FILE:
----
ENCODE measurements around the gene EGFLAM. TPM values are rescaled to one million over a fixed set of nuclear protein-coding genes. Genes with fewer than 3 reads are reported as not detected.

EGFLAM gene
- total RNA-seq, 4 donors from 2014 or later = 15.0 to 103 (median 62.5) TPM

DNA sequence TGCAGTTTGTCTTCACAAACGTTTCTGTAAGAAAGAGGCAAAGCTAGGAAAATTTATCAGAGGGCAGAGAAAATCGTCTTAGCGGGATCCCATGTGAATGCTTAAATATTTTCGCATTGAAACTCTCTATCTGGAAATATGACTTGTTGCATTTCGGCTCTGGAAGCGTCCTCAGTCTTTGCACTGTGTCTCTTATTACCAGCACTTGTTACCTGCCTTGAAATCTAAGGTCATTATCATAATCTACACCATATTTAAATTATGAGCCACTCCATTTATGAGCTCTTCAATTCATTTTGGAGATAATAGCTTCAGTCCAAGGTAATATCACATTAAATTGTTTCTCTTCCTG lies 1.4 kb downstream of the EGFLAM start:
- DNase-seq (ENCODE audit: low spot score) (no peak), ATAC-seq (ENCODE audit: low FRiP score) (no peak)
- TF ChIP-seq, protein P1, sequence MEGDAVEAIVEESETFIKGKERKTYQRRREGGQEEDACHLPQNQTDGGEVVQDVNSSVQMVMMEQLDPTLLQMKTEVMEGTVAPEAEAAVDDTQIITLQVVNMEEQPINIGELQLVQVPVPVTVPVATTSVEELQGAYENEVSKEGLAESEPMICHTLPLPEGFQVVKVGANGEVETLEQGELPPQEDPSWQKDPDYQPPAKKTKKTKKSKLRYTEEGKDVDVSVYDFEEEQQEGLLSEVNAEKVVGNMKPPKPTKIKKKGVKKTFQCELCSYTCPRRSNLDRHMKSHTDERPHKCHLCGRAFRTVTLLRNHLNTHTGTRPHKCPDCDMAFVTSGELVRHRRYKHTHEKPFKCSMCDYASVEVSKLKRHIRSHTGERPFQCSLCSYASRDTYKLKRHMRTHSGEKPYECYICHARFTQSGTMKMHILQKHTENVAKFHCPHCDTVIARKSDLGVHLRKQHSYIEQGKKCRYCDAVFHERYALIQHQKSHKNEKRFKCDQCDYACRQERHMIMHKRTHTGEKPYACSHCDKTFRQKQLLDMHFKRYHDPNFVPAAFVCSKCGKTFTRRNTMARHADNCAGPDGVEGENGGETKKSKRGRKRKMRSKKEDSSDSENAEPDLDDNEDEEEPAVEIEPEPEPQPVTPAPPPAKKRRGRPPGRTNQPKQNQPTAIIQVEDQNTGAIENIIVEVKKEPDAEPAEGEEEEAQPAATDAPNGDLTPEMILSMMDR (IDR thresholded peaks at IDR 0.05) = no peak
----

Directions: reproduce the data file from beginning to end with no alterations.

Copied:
ENCODE measurements around the gene EGFLAM. TPM values are rescaled to one million over a fixed set of nuclear protein-coding genes. Genes with fewer than 3 reads are reported as not detected.

EGFLAM gene
- total RNA-seq, 4 donors from 2014 or later = 15.0 to 103 (median 62.5) TPM

DNA sequence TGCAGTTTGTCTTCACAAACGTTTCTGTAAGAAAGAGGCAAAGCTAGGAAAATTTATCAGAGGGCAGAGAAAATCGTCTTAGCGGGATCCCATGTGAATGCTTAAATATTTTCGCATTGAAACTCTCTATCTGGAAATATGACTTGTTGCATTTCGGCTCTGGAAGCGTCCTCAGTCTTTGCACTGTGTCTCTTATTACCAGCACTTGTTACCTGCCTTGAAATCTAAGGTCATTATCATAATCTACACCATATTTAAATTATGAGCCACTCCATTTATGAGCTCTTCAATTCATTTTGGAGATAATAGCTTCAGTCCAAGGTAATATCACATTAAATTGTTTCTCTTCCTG lies 1.4 kb downstream of the EGFLAM start:
- DNase-seq (ENCODE audit: low spot score) (no peak), ATAC-seq (ENCODE audit: low FRiP score) (no peak)
- TF ChIP-seq, protein P1, sequence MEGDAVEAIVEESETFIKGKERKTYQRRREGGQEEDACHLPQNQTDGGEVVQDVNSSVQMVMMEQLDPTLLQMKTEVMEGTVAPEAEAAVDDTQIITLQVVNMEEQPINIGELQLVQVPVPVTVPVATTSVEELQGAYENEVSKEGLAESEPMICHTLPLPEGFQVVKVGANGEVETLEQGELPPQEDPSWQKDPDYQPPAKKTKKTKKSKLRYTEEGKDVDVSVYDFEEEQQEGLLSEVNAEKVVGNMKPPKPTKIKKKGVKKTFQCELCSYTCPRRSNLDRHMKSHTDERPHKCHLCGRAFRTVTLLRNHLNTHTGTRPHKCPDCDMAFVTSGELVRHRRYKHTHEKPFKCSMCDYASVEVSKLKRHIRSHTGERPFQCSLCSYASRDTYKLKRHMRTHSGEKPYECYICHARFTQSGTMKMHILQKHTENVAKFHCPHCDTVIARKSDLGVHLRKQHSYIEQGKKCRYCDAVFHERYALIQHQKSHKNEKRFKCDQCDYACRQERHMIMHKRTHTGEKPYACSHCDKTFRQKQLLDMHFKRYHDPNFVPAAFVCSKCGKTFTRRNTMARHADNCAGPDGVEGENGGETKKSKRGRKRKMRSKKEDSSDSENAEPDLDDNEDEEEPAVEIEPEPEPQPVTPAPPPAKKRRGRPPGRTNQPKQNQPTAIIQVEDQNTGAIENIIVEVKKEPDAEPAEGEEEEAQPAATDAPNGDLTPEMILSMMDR (IDR thresholded peaks at IDR 0.05) = no peak